One unfortunate mishap, which saw producers mistake a baby photo of Emma Roberts for Watson, is perhaps the most indicative of the special’s overreliance on archival interviews. A second mistake of a name mix-up between the brothers who portrayed the Weasley twins followed. While HBO Max quickly remedied these blunders after the special’s initial debut, their consequences lingered, sparking fans to question the reunion’s genuinity. Really, did none of the cast watch the final cut of the reunion? 

While the reunion’s trailer had promised a celebration of “the magical moments and life-changing memories with the wizards themselves,” the two-hour show itself only featured eight minutes of the golden trio being interviewed together (yep, we counted). Despite insistence that the cast were and are still family, the chemistry between the trio was not entirely palpable. Throughout the reunion, heart-to-heart moments were brushed aside, as creators attempted to create a lighthearted vibe. At one point, Watson opens up about her struggles growing up under the limelight, recalling that she even considered quitting the franchise while filming “Harry Potter and the Order of the Phoenix.” Yet, the discussion is abruptly cut short by archival footage of the franchise’s final premiere.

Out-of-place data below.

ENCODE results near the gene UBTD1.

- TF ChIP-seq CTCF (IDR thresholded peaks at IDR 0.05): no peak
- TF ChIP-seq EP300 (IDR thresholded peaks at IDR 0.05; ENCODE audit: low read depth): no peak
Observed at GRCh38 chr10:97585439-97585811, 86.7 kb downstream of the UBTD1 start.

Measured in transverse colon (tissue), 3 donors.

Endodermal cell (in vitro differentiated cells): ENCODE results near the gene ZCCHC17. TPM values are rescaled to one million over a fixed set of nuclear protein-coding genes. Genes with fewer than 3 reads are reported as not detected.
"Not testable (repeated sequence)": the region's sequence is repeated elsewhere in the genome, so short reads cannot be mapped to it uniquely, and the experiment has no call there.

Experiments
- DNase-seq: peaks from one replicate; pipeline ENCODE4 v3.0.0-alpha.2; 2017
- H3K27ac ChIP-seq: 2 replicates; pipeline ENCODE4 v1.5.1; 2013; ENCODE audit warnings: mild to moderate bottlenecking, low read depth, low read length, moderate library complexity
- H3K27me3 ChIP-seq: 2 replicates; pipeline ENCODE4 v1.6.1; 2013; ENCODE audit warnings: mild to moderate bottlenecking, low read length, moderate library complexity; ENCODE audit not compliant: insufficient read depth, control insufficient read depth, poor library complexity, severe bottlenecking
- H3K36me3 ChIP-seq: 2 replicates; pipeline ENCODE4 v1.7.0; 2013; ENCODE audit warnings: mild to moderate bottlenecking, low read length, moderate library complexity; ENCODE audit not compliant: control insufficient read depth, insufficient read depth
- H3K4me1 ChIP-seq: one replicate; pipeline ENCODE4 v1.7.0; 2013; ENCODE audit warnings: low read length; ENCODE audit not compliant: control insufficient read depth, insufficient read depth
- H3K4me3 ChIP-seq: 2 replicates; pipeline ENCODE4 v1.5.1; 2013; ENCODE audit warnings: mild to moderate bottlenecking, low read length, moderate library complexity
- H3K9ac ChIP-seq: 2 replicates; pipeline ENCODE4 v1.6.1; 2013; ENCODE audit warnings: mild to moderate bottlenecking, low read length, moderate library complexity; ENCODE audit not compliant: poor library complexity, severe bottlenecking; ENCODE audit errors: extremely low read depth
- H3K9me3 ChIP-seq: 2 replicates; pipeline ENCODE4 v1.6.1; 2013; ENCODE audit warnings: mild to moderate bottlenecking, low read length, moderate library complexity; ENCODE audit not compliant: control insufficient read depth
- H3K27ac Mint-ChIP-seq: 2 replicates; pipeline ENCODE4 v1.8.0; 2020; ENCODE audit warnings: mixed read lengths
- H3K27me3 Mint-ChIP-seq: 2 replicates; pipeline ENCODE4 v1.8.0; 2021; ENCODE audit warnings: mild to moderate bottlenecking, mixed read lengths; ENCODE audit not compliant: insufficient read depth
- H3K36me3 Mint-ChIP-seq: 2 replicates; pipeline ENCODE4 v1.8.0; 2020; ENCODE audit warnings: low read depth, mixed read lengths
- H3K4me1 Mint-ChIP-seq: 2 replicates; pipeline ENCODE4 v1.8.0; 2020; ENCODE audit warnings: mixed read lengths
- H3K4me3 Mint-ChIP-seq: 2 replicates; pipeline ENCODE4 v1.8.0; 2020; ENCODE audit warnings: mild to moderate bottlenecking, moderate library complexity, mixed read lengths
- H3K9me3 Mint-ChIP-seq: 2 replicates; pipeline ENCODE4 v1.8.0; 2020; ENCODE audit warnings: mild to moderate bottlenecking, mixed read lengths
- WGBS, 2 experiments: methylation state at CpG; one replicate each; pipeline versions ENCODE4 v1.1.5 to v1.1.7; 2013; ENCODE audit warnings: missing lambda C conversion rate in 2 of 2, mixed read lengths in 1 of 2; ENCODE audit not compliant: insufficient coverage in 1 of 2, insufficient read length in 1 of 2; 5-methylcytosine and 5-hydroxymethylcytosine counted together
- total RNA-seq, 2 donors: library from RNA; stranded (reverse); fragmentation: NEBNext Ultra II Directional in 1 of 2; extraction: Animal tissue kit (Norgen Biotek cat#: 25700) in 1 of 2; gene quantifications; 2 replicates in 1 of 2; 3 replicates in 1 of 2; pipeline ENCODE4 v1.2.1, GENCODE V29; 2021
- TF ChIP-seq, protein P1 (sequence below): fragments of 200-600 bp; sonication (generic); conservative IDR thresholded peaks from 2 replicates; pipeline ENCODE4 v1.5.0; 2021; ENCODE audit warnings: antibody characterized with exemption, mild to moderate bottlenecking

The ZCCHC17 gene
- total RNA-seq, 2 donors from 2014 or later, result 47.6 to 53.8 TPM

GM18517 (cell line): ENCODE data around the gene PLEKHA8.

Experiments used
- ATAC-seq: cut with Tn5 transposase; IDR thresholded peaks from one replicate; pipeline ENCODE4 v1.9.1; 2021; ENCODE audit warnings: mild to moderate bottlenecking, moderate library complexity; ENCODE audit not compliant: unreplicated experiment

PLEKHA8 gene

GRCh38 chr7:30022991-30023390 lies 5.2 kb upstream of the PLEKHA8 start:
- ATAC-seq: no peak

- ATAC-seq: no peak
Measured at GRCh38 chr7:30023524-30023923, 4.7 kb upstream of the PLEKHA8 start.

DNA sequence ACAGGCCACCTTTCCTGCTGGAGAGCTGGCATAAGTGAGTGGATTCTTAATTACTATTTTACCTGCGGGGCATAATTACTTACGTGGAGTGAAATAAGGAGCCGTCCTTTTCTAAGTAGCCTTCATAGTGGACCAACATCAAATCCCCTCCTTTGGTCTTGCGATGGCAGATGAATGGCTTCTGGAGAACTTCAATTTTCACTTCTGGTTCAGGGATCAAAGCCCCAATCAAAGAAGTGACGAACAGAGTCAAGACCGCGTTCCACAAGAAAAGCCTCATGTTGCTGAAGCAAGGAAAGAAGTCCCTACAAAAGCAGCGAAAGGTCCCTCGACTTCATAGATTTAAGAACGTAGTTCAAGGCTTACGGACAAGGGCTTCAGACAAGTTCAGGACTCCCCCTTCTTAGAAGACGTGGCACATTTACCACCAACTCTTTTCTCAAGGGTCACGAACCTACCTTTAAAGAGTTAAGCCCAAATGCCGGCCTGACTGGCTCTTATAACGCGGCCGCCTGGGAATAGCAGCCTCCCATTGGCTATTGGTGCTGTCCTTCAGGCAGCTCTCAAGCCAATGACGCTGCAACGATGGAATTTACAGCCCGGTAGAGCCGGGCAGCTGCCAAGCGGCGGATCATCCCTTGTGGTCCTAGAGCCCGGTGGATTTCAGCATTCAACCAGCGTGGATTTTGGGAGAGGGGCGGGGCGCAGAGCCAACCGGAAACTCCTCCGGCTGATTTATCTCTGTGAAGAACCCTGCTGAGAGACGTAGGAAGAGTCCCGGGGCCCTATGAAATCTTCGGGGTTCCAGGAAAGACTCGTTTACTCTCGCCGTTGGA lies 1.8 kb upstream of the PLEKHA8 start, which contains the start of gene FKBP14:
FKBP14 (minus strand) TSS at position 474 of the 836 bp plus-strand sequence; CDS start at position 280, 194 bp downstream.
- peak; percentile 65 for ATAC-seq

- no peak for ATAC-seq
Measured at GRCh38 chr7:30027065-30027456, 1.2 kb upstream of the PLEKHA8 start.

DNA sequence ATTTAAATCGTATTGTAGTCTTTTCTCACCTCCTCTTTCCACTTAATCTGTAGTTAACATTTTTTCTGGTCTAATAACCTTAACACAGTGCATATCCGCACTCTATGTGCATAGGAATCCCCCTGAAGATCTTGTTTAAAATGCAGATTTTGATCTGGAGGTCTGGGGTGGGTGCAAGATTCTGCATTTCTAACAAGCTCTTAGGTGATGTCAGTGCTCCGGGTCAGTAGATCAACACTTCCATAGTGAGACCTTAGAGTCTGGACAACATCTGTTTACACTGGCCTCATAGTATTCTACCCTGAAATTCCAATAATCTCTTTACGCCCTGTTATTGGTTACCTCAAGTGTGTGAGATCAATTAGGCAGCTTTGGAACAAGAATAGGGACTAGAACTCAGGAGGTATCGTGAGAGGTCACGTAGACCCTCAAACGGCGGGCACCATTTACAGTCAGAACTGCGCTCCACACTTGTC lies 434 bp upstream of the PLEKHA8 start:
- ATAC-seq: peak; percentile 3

Disappointingly, the special falls short of its promise to reunite the wizarding world. Prominent members of the Potter ensemble, including David Thewlis (Lupin), Maggie Smith (McGonagall), Michael Gambon (Dumbledore beginning in the third movie) and Julie Walters (Molly Weasley) were noticeably missing from the special. And then there’s the glaring absence of She-Who-Shall-Not-Be-Named. 


J.K. Rowling Controversy